Nation of Islam leader Louis Farrakhan, joined by Russell Simmons and other prominent hip-hop figures, called on rap artists to move away from explicitly violent lyrics.
Farrakhan, who also condemned the U.S. war on terrorism, told a receptive, sometimes raucous audience Thursday that rappers owe poor and minority communities more than many of them have given.
"From the suffering of our people came rap," Farrakhan said. "That should make you a servant of those that produced you. That should make you a servant of the 'hood."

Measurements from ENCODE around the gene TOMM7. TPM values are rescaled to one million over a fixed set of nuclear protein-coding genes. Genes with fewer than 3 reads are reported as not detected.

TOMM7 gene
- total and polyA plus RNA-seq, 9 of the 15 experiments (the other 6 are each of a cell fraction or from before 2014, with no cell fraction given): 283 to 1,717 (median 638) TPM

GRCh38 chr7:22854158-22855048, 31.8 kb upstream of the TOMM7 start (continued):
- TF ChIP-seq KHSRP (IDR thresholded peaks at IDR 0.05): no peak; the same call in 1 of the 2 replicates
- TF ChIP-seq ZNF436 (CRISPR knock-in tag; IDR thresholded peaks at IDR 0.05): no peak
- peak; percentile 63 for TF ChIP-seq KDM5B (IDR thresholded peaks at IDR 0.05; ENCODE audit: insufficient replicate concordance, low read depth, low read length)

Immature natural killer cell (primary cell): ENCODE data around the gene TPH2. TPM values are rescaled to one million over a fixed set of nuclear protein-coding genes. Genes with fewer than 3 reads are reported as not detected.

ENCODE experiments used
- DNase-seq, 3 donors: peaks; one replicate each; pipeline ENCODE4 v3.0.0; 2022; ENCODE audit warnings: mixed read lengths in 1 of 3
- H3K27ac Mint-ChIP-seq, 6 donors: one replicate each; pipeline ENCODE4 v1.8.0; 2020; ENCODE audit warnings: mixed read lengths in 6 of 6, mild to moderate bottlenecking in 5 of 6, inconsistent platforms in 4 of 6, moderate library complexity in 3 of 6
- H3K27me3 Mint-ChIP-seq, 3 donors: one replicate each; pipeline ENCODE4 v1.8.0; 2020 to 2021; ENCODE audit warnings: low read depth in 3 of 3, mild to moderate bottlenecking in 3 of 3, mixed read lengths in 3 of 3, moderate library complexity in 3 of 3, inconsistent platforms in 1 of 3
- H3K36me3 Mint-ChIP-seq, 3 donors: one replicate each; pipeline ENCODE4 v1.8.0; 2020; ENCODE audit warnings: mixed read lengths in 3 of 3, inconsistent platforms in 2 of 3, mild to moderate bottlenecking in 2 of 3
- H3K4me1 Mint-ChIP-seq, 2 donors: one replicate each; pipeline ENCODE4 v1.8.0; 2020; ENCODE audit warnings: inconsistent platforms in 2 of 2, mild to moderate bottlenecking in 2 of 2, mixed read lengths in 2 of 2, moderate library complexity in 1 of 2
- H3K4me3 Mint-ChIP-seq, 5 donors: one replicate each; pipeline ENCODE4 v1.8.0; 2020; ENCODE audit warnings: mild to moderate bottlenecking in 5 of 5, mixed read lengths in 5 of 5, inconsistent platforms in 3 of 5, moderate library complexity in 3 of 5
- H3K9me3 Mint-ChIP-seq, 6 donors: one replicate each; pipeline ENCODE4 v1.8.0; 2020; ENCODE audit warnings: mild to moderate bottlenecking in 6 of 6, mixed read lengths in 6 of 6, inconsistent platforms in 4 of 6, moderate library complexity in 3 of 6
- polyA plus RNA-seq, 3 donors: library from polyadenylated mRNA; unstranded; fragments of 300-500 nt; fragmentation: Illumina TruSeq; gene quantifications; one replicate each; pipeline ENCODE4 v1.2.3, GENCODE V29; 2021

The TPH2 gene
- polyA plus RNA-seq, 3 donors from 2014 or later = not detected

Children "can't read Dick and Jane, but they can recite your raps," he continued. "The question is, what are you feeding them?"
More than 300 people, including rappers Boo-Yaa Tribe, Kurupt and DJ Quik, packed into a hotel conference room for his speech, and Simmons and others seconded the message.
Simmons organized the Hip Hop Summit as an opportunity for rappers to reassess an industry that draws millions of fans worldwide but is widely blamed for violent and sexually explicit lyrics. It was one of a series of regional gatherings that are to lead up to a national meeting this summer.